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Two Endeavour astronauts complete third spacewalk of mission

WASHINGTON, May 26 — Two U.S. astronauts conducted the third of four scheduled spacewalks for space shuttle Endeavour 's STS-134 mission on Wednesday morning, the U.S. National Aeronautics and Space Administration (NASA) announced.

Endeavour's mission specialists Drew Feustel and Mike Fincke completed a six-hour-54-minute spacewalk at 8:37 a.m. EDT (1437 GMT). They completed all planned tasks, installing cables to increase redundancy for the power system on the Russian segment of the station, completing the external wireless antenna system work Feustel and Greg Chamitoff began during the first spacewalk, and installing a power and data grapple fixture to Zarya. The fixture will allow the station's robotic arm to "walk" to the Russian segment, extending its reach by using that grapple fixture as a base.

It was the 247th spacewalk conducted by U.S. astronauts, and the 158th in support of space station assembly and maintenance, totaling 995 hours and 13 minutes. If everything goes as planned, the 1,000th hour of space station assembly and maintenance will be logged on Friday.

Endeavour lifted off on May 16 from the Kennedy Space Center in Florida, to deliver to the International Space Station a 2-billion- dollar, multinational particle detector known as the Alpha Magnetic Spectrometer (AMS).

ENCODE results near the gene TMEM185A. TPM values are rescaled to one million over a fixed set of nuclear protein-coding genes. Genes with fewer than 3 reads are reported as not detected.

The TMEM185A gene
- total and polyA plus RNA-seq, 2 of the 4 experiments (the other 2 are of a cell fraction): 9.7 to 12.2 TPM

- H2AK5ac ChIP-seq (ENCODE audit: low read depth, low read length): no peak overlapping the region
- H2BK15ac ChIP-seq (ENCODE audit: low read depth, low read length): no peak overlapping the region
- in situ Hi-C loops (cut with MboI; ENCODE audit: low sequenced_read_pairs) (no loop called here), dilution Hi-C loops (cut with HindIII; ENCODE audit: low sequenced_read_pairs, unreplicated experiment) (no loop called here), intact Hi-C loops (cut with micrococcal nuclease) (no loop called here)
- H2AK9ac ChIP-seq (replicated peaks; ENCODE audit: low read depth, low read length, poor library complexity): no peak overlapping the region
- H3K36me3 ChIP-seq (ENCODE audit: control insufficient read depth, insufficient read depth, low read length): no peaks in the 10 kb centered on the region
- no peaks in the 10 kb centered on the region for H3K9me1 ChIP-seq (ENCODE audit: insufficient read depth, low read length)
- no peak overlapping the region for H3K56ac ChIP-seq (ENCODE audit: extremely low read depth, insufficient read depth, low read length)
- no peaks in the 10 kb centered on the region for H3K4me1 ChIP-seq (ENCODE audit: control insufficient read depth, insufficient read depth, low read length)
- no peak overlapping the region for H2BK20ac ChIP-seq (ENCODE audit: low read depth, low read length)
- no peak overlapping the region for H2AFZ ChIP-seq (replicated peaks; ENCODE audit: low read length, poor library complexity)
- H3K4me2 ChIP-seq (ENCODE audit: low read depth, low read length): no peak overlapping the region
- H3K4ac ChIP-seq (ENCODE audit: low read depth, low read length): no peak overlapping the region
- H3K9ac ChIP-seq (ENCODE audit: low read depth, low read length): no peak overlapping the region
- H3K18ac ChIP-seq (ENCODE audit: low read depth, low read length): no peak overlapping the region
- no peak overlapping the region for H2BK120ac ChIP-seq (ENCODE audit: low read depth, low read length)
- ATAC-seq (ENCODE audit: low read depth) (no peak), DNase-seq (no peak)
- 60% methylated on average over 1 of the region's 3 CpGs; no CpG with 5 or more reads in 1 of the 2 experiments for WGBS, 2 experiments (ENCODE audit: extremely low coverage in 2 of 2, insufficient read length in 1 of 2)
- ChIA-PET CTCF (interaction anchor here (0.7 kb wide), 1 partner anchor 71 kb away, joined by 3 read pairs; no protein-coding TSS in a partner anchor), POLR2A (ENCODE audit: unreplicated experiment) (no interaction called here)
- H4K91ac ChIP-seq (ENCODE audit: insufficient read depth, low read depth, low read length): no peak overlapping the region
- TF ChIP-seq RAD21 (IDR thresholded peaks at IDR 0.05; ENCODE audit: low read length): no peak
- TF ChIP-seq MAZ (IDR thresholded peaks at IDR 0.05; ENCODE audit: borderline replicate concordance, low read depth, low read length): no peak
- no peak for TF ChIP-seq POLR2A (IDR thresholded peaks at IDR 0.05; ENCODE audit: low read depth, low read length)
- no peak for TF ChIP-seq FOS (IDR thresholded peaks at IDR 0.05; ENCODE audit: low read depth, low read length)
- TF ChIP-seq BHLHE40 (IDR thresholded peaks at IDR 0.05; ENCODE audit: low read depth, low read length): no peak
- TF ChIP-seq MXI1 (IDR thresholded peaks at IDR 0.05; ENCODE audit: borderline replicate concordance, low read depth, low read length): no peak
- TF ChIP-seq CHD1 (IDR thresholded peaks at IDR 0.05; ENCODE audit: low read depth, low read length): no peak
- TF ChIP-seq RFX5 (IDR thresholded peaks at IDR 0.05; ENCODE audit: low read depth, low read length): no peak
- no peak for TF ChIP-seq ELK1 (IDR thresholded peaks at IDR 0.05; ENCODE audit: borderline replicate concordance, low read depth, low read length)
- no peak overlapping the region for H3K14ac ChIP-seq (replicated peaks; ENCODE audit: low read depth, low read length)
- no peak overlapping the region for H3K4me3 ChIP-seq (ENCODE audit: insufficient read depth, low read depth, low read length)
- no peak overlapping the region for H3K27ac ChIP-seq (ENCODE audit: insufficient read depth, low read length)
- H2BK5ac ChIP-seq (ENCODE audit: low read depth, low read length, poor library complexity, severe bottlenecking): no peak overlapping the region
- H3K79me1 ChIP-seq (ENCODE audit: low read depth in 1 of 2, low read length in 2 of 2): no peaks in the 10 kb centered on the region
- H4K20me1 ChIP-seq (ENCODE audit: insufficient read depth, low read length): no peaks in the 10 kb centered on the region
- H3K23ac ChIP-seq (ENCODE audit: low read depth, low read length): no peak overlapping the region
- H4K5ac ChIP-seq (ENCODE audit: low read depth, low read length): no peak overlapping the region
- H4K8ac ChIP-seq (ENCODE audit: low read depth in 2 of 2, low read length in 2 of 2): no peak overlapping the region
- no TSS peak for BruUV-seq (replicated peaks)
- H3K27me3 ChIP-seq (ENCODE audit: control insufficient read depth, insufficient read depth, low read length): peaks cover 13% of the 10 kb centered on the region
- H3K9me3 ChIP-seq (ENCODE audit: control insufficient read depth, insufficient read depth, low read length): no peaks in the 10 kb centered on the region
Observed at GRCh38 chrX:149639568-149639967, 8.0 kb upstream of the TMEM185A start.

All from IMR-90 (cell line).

AMS, a particle physics detector, is designed to search for various types of unusual matter by measuring cosmic rays. Its experiments are designed to help researchers study the formation of the universe and search for evidence of dark matter, strange matter and antimatter.

NASA's 30-year-old shuttle program is ending due to high operating costs. The Obama administration wants to spur private companies to get into the space taxi business, freeing NASA to focus on deep space exploration and new technology development.

There were initially five space shuttles in the fleet — Challenger exploded shortly after liftoff in 1986 and Columbia disintegrated on its way back to Earth in 2003. Discovery retired earlier this year, while Endeavour is currently on its final mission. A last mission for Atlantis is scheduled for July, though funding for Atlantis remains in question.

The sixth shuttle, Enterprise, did test flights in the atmosphere but was never flown into space. It is already on display at a museum outside Washington.

When the U.S. space shuttle program officially ends later this year, the Russian space program's Soyuz capsule will be the only method for transporting astronauts to and from the station. (PNA/Xinhua) DCT/eds

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